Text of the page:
Ask the Intergenerational Expert: Q & A with Bridges Together

Ask the Intergenerational Expert: We are starting an occasional series featuring Bridges Together’s responses to intergenerational-themed questions that we receive. Here’s our first one, fielded during a recent webinar.

Question: What should we do when a volunteer passes away? (The situation: There is a group of older adults from the senior center and high school students that meets monthly. One of the active members died at the age of 92. The intergenerational leader wants to know how to best approach this with the students.)

Bridges Together:  Next time you gather:

  • Welcome people and do any ice breakers or initial getting-to-know- you activities.
  • Tell everyone that this volunteer has passed away, adding any facts that are appropriate and/or public information. Examples might include, “He died in his sleep” or “He died after a short hospitalization due to a fall.”
  • Explain to the group that you are going to give them a few minutes to reflect on the volunteer. Hand out blank pieces of paper to everyone and make markers, pens and pencils available. The markers are for anyone who wants to draw a picture as some people will prefer that to writing. Have tissues available. Assure people that they can spread out for this activity. If possible, consider dimming the lights and putting on background music. You may also want to light a candle, explaining that it is a symbol of someone’s presence and that their spirit lives on. You may also want to have a photo of the person framed, perhaps at your IG program. Invite people to reflect on the following topics or prompts: the person’s favorite memory of the volunteer, three words the person would use to describe the volunteer, a lesson the person learned from the volunteer, a part of the volunteer they want to carry with them or anything else appropriate.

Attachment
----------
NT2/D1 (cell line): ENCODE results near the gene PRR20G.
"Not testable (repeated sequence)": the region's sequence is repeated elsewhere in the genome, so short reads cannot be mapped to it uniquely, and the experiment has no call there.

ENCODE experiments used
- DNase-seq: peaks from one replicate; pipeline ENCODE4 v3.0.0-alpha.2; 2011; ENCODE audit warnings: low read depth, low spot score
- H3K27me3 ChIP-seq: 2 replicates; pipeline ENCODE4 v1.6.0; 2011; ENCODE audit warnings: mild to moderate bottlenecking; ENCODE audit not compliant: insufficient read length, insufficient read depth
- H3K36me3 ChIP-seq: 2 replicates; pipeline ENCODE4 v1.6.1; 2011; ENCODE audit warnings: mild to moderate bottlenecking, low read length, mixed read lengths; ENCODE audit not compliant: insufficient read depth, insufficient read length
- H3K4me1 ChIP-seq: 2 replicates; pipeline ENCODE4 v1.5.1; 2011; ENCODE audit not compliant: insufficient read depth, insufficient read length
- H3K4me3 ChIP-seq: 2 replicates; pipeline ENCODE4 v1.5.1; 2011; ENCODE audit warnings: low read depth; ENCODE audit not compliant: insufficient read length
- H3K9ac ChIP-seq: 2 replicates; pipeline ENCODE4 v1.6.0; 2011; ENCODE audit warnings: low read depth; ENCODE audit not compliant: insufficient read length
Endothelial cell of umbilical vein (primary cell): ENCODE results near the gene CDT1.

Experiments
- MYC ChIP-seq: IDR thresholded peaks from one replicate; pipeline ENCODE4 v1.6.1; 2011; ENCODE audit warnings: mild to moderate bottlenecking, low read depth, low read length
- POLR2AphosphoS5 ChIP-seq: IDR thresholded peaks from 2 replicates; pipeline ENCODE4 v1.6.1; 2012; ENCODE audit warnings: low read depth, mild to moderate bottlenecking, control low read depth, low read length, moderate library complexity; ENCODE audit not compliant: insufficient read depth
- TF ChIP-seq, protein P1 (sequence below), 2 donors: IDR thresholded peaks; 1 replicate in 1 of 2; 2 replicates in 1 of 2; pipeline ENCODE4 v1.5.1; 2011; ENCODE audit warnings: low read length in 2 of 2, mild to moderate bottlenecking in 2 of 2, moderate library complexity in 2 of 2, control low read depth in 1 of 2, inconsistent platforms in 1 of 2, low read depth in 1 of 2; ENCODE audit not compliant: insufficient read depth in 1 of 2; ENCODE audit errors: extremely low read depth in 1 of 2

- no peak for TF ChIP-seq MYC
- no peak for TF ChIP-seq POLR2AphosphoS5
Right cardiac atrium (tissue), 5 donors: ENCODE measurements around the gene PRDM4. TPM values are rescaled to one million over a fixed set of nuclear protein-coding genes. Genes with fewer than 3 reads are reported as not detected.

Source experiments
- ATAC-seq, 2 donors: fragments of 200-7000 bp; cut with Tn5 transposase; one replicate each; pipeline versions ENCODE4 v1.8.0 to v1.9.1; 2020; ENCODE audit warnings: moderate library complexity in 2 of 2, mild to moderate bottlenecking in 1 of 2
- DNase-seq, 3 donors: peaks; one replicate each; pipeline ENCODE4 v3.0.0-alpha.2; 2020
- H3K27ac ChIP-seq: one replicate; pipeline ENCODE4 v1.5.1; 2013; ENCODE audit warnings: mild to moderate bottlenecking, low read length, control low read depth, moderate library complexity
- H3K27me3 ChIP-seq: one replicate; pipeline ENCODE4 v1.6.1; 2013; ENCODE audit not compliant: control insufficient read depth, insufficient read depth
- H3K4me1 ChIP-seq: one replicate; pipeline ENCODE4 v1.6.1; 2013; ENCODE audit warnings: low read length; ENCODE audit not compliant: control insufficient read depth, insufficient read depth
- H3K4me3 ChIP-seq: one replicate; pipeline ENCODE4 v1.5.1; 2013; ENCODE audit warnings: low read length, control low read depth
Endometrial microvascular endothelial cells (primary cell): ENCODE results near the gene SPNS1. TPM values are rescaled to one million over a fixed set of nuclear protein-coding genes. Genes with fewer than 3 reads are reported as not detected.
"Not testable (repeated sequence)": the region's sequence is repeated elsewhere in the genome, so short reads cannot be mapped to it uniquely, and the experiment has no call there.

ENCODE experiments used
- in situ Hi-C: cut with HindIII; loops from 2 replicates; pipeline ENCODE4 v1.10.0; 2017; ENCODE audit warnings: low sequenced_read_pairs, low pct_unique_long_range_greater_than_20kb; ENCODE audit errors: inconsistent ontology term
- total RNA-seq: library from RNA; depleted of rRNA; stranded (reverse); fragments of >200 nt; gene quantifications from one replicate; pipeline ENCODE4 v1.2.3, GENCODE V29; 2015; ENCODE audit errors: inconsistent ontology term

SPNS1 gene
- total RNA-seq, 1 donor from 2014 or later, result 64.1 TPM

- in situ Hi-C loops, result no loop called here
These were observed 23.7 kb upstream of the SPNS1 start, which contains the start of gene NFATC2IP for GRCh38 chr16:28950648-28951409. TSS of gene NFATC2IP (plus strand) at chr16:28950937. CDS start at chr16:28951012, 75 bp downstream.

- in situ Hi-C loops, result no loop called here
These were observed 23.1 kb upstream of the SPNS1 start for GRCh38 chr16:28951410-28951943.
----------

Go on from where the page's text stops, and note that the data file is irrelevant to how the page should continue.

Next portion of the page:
• When the majority of people are done, invite everyone to come back to the group. Invite anyone who wants to share their reflection with the group to do so.
  • Let people know that if they want, you will make a copy of their reflection to share with the volunteer’s family.
  • End with a poem, saying or picture book about how the person’s spirit lives on even after they pass. For example: “How can the dead be truly dead when they still live in the souls of those who are left behind?” — Carson McCullers, The Heart Is a Lonely Hunter. Or “Perhaps they are not stars in the sky, but rather openings where our loved ones shine down to let us know they are happy.”  — Eskimo saying
  • Thank everyone for sharing and say that you are confident that the volunteer would appreciate all that was shared and they would want you to continue with your plans, so that is what you’ll do. Remind people that you are available to listen and chat about the volunteer today or any time in the future. Then launch into the regularly planned lesson.

{{Click here for a blog post about two Bridges Together-recommended books on death.}}

 

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